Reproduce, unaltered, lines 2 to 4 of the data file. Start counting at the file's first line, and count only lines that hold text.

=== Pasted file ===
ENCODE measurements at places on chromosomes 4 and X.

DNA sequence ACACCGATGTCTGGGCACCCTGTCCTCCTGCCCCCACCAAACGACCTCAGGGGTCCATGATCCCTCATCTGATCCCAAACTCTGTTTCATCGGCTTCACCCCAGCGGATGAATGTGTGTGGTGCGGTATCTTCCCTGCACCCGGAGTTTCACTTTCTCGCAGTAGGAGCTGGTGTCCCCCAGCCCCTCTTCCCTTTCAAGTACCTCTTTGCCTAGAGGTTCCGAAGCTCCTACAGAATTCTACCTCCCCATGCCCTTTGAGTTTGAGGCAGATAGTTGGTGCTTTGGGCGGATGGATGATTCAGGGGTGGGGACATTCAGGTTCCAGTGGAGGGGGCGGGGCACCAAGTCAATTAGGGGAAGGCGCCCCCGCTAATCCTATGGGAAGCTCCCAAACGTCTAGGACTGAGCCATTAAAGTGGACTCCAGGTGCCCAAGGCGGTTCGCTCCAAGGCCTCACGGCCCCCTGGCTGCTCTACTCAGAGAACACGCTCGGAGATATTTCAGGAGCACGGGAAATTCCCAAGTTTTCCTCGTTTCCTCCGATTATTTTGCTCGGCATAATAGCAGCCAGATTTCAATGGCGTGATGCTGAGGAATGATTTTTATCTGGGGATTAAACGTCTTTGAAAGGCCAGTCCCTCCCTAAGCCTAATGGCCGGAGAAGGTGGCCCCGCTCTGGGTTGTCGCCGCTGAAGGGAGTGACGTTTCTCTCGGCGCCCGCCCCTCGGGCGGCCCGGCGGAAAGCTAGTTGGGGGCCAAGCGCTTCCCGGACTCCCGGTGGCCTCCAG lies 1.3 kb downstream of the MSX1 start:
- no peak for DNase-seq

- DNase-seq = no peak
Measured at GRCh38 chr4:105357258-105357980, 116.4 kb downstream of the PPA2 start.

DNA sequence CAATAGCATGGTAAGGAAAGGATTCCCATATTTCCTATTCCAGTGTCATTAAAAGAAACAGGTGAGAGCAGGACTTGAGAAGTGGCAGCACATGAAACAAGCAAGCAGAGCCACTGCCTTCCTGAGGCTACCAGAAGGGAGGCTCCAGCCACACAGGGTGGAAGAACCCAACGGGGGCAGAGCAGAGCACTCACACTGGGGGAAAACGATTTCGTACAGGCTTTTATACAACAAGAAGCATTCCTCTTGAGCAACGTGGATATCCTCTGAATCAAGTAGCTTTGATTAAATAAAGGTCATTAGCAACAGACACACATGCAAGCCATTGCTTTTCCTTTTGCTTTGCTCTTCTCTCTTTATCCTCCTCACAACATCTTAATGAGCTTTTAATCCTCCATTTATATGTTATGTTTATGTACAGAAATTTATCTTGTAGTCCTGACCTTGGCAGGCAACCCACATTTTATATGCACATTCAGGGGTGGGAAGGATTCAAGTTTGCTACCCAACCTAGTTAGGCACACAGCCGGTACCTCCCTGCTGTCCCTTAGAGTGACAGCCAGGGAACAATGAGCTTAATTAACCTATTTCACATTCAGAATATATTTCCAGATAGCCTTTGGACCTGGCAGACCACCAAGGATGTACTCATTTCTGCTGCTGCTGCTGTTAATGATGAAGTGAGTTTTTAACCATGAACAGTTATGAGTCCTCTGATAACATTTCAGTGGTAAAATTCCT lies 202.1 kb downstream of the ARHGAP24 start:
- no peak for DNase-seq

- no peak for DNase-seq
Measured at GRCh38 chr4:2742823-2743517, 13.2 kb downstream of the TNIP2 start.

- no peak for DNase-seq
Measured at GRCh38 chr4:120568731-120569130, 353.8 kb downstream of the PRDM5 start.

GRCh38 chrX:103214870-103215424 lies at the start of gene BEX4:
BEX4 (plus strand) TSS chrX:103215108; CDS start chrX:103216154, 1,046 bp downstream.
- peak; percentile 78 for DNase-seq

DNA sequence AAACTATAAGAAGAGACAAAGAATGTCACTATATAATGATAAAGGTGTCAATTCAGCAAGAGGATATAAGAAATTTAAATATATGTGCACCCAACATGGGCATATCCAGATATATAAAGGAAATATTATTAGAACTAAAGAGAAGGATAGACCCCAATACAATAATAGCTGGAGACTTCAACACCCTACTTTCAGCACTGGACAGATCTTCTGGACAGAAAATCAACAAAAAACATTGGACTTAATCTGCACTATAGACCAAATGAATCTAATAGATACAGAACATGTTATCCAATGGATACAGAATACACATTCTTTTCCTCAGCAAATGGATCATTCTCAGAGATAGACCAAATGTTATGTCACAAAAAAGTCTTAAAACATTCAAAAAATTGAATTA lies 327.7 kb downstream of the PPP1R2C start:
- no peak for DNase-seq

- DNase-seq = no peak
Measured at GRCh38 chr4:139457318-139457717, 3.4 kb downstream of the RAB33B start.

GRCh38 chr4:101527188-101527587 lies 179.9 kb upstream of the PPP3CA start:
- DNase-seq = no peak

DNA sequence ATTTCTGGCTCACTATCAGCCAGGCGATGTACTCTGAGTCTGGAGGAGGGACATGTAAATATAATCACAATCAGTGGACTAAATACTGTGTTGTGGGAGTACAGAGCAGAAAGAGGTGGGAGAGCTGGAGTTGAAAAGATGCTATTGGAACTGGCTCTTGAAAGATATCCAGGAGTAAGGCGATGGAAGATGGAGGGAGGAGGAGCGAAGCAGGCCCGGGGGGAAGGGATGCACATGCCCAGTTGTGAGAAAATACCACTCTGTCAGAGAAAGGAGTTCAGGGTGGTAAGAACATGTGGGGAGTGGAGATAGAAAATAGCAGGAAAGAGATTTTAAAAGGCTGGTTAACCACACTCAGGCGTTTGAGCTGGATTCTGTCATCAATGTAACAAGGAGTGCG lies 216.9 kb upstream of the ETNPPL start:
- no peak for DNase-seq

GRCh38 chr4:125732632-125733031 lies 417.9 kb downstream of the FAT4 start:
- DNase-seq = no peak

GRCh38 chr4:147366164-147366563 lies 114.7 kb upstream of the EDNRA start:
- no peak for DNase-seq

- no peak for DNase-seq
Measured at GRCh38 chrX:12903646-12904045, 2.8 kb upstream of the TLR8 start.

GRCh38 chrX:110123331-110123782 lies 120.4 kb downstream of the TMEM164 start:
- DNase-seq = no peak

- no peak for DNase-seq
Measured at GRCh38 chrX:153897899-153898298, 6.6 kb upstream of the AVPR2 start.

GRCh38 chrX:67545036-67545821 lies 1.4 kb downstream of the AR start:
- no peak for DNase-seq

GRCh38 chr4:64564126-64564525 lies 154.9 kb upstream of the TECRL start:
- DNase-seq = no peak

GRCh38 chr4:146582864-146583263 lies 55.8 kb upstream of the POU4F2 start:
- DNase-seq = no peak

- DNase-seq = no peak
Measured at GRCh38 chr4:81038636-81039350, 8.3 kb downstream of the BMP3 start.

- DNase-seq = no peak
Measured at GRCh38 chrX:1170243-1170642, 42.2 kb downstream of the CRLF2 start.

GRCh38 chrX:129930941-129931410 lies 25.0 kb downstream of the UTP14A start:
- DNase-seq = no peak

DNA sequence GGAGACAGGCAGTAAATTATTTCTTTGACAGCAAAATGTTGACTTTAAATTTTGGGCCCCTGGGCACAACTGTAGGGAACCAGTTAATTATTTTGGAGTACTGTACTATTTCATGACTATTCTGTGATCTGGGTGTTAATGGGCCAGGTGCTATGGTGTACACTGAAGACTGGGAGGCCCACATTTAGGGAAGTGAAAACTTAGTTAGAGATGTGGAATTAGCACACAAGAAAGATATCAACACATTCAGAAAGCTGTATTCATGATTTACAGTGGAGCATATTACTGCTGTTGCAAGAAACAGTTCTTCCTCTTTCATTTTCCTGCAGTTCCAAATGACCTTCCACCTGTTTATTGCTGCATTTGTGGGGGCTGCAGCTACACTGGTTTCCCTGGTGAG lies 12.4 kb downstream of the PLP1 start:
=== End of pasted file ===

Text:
DNA sequence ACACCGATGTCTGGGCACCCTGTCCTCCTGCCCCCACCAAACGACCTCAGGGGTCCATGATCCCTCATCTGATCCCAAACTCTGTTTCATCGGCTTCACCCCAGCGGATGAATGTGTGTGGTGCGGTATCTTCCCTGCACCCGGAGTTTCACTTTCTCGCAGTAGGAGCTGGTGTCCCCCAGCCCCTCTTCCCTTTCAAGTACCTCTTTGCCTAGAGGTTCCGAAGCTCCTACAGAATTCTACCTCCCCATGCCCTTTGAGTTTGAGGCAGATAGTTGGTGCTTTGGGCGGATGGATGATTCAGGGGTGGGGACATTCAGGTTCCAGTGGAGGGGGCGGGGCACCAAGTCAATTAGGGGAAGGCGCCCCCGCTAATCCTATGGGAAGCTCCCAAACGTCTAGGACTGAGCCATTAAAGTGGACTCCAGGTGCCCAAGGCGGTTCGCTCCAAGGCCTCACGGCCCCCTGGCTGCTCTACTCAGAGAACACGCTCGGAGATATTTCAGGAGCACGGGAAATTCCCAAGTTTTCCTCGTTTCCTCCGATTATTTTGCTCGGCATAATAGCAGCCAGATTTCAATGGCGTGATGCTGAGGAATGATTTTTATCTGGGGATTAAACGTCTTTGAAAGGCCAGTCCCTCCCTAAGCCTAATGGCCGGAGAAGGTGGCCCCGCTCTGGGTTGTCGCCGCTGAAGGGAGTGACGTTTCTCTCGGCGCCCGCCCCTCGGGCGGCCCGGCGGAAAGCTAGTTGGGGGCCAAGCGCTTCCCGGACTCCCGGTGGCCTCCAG lies 1.3 kb downstream of the MSX1 start:
- no peak for DNase-seq

- DNase-seq = no peak